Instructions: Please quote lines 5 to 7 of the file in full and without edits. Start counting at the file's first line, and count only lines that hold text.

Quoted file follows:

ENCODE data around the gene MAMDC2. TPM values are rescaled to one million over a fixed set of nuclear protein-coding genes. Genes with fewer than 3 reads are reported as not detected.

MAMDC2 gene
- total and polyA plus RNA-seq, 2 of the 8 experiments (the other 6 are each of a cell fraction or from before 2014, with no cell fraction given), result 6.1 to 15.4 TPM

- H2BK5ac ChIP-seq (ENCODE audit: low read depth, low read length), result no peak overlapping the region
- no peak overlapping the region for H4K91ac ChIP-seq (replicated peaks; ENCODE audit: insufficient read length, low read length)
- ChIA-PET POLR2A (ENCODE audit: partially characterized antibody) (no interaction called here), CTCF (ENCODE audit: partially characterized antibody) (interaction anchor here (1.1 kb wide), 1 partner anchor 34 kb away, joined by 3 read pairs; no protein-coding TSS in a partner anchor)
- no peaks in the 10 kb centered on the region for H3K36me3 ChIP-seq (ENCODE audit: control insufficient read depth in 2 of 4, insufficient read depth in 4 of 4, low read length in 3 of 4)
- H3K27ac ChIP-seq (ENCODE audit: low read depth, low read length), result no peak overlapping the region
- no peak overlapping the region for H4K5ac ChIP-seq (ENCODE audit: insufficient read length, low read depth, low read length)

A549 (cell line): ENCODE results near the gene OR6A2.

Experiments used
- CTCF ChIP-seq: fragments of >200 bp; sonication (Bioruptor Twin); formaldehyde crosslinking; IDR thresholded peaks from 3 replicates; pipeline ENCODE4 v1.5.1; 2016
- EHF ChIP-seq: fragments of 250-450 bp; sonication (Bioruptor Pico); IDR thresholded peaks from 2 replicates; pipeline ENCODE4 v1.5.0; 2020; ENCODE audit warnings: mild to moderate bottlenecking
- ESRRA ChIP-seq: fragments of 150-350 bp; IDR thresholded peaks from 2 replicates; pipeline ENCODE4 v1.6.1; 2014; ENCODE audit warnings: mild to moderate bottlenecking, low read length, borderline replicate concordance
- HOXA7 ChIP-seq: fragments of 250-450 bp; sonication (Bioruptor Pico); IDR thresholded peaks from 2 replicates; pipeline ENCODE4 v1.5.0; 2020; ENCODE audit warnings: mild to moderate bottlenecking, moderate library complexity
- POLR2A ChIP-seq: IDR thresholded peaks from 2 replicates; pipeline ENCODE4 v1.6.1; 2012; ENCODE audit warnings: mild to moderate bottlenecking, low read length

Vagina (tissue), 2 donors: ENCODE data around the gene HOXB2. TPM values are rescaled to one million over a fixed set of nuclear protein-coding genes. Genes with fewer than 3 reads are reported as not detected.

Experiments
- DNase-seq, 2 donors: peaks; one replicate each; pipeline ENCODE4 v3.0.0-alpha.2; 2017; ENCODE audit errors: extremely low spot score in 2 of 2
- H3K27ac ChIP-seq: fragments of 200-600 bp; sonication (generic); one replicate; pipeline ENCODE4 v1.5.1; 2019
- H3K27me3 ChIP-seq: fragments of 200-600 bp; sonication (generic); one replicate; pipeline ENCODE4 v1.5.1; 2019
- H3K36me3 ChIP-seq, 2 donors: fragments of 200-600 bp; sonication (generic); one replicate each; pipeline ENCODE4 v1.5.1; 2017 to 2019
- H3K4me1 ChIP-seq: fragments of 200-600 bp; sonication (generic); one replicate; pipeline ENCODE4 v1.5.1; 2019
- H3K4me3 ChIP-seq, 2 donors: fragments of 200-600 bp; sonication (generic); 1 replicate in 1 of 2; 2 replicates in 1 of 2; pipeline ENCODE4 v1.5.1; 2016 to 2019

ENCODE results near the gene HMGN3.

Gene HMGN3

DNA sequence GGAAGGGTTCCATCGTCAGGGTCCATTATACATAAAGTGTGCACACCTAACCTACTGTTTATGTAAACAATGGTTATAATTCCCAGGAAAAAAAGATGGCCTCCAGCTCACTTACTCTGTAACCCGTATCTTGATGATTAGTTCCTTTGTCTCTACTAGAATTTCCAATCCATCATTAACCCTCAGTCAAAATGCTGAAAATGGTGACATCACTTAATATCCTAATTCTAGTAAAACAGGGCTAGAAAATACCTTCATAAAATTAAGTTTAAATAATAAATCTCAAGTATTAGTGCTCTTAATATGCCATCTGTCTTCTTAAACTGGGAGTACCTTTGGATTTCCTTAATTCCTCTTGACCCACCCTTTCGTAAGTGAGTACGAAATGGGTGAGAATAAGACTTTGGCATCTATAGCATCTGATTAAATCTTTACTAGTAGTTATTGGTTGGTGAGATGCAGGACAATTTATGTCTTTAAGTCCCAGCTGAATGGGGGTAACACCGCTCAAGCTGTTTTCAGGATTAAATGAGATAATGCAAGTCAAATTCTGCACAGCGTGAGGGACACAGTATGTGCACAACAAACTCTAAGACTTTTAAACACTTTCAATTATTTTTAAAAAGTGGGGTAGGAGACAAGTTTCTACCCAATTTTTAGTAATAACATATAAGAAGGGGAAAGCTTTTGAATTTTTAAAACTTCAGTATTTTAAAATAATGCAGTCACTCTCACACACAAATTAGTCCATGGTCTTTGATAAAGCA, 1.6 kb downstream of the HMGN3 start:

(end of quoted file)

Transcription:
- no peak overlapping the region for H4K91ac ChIP-seq (replicated peaks; ENCODE audit: insufficient read length, low read length)
- ChIA-PET POLR2A (ENCODE audit: partially characterized antibody) (no interaction called here), CTCF (ENCODE audit: partially characterized antibody) (interaction anchor here (1.1 kb wide), 1 partner anchor 34 kb away, joined by 3 read pairs; no protein-coding TSS in a partner anchor)
- no peaks in the 10 kb centered on the region for H3K36me3 ChIP-seq (ENCODE audit: control insufficient read depth in 2 of 4, insufficient read depth in 4 of 4, low read length in 3 of 4)